Her words made me buck up and think like a Nettle Destroyer. We will stalk and kill it's night-marching moth with a iron zapper. I will take plastic-jarred prisoners and talk about it near and far, so distant garden teachers can protect and defend their outside-exploring students.
But before this light at the end of the garden, I was stressing. I thought of the Stinging Nettle Caterpillar as a garden class game changer. I had a bad feeling about a sense of strangling brought to our worry free garden classes. Sure, there was always bees, wasps, and centipedes to keep a close eye on but these potentially harmful critters seem routine in the minds of most. Everyone knows a bee sting is sure to disappear by recess.
'Lil Nettle is different. Reaction varies, but I know adults that felt two weeks of itchy pain. My mind flashed to a million things: a child's first garden experiences tarnished by a tramatizing sting. I could imagine some children completely freaking out. Would parents be supportive? How to eliminate a invasive species without damaging our school's nutritious and beautiful edible ecosystems? How to treat a painful sting when I can't legally administer the suggested calamine lotion and benedryl?
My nightmarish thoughts prevented four solid nights of sleep. There goes carefree days in the garden. I know I've been helping students discover vital knowledge that will help them survive in a questionable future but I never pictured myself doing physical armed battle for beloved students against a maruading leaf-eating refugee.
Yesturday a strapping eighth grade boy that lives on a farm was the victim of a stinging nettle caterpillar that fell from a banana he was machette-ing down during garden class. It landed square on the back of his hand. I was standing a foot away, saw it, and brushed it off. I had him wash it with soap (as instructed) and put ice on it. I called his grandfather while the boy stated with calm conviction, "It hurts. It definitly hurts. Burns." He turned down the pick-up his grandfather offered in a brave voice and lunch/recess was the next subject.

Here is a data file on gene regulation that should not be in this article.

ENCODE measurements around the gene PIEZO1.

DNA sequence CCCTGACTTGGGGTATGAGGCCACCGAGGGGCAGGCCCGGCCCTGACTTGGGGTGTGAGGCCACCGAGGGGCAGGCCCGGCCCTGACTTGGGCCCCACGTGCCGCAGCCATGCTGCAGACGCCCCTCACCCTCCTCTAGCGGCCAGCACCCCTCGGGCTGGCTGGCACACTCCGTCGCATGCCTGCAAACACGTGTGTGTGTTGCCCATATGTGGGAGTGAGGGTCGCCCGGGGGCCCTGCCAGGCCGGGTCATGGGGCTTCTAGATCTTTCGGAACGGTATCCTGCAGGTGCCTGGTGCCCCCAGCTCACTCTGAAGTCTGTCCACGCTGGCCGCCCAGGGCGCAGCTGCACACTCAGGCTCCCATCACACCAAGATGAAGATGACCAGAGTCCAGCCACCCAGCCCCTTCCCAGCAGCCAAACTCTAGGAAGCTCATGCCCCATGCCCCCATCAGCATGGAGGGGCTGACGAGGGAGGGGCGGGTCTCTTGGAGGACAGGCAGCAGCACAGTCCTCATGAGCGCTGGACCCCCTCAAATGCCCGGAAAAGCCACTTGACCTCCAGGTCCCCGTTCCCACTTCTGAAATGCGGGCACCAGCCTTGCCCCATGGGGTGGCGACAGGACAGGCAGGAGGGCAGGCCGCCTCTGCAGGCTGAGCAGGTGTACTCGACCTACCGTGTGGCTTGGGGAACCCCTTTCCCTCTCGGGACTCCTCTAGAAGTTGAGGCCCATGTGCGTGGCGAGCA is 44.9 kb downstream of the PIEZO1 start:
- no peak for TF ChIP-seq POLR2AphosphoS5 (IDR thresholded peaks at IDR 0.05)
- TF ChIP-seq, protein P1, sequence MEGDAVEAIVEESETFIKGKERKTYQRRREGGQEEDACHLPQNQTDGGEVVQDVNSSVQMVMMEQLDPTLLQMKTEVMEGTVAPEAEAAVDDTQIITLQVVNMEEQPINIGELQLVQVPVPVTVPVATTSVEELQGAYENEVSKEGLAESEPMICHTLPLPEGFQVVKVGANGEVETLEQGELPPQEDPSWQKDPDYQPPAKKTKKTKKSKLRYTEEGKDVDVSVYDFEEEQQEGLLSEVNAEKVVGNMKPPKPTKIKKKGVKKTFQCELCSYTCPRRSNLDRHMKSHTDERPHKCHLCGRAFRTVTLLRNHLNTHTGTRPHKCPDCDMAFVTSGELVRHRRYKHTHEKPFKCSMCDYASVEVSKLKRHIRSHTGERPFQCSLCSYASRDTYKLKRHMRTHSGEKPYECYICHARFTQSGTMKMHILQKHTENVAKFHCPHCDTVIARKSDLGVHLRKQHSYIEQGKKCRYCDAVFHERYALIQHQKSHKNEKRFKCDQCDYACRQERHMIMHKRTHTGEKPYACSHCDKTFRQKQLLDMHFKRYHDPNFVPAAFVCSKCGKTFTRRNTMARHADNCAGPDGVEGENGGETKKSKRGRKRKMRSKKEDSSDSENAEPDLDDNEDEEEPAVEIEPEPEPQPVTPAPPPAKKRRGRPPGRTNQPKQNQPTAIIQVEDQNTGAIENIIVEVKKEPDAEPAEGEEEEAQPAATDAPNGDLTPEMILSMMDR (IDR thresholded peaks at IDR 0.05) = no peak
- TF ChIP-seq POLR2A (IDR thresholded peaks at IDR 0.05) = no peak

One day later his hand is swollen and sore and jr.highers are false sighing stinging caterpillars by the garden tent.
Why are we importing transplants from Taiwan? How are these things inspected? What are we going to do as invase species get more dangerous for humans? Have I become my enemy to when I destroy a caterpillar that is really just following it's instinct?
I can sleep tonight because bug zappers are within my reach. The Stinging Nettle Caterpillar has seven life phases; seven different opportunities for a savvy gardener to attack back.
As Nancy said, "Krista, you know this is a great educational opportunity."
The new year wound down Week 1 with a school-wide assembly about our awesome recycling system. IPCS' wonderful School Services Coordinator asked me way back in the beginning of summer to create a game/presentation that would introduce recyling IPCS style, so that's exactly what I was up doing until midnight on Thursday's eve.